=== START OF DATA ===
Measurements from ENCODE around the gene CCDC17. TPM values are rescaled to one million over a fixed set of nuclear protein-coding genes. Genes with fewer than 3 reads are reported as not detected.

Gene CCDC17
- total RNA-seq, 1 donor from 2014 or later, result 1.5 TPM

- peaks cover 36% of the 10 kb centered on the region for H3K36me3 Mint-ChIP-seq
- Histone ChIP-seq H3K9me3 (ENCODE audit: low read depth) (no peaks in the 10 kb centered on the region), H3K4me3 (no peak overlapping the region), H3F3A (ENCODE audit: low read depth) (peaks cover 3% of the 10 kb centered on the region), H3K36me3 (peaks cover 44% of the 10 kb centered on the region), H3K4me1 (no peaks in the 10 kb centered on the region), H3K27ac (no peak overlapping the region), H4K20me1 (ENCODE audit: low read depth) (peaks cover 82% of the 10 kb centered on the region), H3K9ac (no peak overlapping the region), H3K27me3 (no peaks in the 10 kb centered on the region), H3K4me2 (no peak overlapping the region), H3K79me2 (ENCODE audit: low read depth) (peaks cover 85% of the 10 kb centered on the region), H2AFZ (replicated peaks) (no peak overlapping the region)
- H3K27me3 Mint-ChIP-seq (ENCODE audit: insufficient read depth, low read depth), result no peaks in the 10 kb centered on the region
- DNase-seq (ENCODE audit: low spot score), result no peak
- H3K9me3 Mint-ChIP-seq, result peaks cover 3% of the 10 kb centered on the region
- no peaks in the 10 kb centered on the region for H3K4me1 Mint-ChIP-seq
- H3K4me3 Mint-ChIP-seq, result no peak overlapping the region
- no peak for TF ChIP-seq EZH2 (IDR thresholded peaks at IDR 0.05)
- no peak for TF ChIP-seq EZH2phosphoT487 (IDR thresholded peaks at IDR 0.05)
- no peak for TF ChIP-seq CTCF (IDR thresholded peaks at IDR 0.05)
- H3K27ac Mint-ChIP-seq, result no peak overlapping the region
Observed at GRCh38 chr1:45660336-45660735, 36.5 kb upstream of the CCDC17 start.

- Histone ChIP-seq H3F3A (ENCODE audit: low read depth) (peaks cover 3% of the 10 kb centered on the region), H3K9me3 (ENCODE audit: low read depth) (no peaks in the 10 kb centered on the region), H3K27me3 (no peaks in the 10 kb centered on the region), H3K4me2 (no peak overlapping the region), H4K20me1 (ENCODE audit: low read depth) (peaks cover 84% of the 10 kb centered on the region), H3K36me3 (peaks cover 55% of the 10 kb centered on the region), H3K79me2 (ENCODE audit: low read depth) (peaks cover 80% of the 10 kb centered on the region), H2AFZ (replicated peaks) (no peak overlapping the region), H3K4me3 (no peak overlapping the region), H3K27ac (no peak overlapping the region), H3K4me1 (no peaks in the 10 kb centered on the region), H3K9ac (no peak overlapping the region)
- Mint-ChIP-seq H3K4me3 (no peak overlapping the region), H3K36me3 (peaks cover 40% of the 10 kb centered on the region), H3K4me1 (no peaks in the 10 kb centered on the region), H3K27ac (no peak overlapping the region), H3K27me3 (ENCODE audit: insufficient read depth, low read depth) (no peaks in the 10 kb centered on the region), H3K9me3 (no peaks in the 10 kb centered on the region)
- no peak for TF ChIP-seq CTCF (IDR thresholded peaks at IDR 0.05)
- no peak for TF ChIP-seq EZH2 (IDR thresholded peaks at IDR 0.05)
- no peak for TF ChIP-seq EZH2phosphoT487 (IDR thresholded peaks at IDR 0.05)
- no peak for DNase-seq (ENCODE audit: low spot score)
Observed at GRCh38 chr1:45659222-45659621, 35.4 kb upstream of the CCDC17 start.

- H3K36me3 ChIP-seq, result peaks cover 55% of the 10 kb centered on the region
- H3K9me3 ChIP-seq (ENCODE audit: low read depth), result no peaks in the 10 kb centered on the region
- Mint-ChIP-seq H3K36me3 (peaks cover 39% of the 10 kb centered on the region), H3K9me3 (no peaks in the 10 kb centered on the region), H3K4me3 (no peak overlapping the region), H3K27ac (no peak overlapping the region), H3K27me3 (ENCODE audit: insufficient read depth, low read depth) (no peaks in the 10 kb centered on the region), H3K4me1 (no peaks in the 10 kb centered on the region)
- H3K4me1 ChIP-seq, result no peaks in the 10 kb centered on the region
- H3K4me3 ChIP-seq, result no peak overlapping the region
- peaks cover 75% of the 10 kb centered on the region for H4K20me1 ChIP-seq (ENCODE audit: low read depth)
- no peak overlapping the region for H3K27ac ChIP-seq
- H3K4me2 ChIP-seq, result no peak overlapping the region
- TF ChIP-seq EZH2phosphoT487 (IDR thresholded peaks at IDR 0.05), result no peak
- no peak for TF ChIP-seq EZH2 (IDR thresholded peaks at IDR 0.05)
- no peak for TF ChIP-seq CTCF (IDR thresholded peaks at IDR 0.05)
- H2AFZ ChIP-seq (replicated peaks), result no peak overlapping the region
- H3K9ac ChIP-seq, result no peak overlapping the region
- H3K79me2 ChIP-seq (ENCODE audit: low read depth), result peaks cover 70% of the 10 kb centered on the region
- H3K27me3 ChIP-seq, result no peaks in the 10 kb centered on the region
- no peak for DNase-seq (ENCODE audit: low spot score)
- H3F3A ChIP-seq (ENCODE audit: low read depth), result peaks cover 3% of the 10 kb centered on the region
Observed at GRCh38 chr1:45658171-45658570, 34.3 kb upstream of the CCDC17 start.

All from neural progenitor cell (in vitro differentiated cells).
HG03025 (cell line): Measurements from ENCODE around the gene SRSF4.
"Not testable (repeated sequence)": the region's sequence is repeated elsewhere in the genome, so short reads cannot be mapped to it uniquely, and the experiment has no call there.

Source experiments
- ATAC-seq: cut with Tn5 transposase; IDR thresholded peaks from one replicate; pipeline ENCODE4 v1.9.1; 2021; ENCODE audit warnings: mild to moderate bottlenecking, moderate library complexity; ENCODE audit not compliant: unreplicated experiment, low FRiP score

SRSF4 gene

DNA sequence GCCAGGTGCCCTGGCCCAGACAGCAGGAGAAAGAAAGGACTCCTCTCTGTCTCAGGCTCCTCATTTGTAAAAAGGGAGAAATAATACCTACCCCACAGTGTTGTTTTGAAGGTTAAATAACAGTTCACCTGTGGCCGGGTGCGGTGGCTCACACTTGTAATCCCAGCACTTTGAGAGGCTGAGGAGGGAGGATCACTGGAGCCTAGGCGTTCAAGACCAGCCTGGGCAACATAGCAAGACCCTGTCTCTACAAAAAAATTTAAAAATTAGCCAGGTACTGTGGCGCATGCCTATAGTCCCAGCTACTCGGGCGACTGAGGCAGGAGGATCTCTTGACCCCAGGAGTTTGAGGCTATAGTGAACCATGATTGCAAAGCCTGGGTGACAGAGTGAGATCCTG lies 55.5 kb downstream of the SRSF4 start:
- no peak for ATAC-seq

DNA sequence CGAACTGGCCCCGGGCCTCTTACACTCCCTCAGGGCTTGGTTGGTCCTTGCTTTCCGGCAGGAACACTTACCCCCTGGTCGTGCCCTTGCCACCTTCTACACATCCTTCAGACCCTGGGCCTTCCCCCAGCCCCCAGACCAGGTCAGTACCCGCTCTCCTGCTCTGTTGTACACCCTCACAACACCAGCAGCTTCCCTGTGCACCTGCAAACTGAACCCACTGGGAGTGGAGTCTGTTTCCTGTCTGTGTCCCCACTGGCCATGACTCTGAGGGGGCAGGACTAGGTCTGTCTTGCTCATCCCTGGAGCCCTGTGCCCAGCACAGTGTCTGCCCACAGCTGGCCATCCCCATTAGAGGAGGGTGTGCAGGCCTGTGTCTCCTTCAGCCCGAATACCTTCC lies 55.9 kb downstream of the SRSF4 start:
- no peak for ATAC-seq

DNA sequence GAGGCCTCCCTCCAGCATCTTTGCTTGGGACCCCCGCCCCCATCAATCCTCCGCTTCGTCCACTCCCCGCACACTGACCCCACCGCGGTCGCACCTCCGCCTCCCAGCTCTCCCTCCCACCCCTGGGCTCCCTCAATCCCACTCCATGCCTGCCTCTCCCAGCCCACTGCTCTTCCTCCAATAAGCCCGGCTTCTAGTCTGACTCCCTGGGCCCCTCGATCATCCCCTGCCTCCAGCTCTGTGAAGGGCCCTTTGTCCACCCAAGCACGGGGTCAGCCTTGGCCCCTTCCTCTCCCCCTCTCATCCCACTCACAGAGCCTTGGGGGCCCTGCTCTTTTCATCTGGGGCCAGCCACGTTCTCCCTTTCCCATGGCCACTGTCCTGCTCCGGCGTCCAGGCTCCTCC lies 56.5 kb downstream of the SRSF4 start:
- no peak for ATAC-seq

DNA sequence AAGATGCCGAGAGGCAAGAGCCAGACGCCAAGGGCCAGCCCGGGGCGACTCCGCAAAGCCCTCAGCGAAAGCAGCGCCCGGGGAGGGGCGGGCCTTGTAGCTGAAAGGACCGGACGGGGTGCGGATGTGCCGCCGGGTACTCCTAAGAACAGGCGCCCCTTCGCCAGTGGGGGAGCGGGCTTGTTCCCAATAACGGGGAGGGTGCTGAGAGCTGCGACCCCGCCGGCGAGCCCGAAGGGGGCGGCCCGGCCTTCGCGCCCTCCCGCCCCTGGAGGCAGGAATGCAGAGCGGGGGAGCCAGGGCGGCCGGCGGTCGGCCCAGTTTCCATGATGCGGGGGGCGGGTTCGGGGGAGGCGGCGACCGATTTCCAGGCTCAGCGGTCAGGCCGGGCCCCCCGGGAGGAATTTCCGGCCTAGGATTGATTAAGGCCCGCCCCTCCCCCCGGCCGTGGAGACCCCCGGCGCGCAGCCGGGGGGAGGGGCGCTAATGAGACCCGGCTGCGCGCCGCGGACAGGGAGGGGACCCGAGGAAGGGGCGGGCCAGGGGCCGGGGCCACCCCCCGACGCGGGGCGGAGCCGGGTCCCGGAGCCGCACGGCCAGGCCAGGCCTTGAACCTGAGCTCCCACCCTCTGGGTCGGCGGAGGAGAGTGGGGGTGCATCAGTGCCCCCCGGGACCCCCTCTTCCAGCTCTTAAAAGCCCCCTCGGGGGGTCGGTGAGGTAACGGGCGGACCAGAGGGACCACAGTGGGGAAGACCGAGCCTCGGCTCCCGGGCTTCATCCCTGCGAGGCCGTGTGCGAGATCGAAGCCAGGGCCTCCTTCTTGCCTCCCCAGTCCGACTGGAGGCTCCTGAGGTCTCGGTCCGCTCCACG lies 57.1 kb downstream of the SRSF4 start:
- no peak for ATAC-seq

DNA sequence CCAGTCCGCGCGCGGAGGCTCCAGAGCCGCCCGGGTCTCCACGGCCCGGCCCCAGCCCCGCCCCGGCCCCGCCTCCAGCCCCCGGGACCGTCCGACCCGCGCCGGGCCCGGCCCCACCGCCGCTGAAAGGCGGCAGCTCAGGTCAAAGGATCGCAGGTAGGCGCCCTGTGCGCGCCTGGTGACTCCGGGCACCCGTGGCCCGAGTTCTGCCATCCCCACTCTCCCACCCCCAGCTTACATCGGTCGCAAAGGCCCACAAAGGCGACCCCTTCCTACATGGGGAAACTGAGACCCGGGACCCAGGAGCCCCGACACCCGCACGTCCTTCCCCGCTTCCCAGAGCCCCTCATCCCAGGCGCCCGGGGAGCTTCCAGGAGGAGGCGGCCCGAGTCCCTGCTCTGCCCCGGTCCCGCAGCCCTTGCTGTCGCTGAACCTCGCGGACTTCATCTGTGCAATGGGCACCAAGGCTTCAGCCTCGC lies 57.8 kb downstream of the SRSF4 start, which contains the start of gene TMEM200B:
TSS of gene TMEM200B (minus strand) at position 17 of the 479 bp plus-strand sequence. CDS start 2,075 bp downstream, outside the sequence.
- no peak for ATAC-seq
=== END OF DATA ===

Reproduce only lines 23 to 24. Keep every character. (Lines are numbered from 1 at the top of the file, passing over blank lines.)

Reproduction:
- H3K36me3 ChIP-seq, result peaks cover 55% of the 10 kb centered on the region
- H3K9me3 ChIP-seq (ENCODE audit: low read depth), result no peaks in the 10 kb centered on the region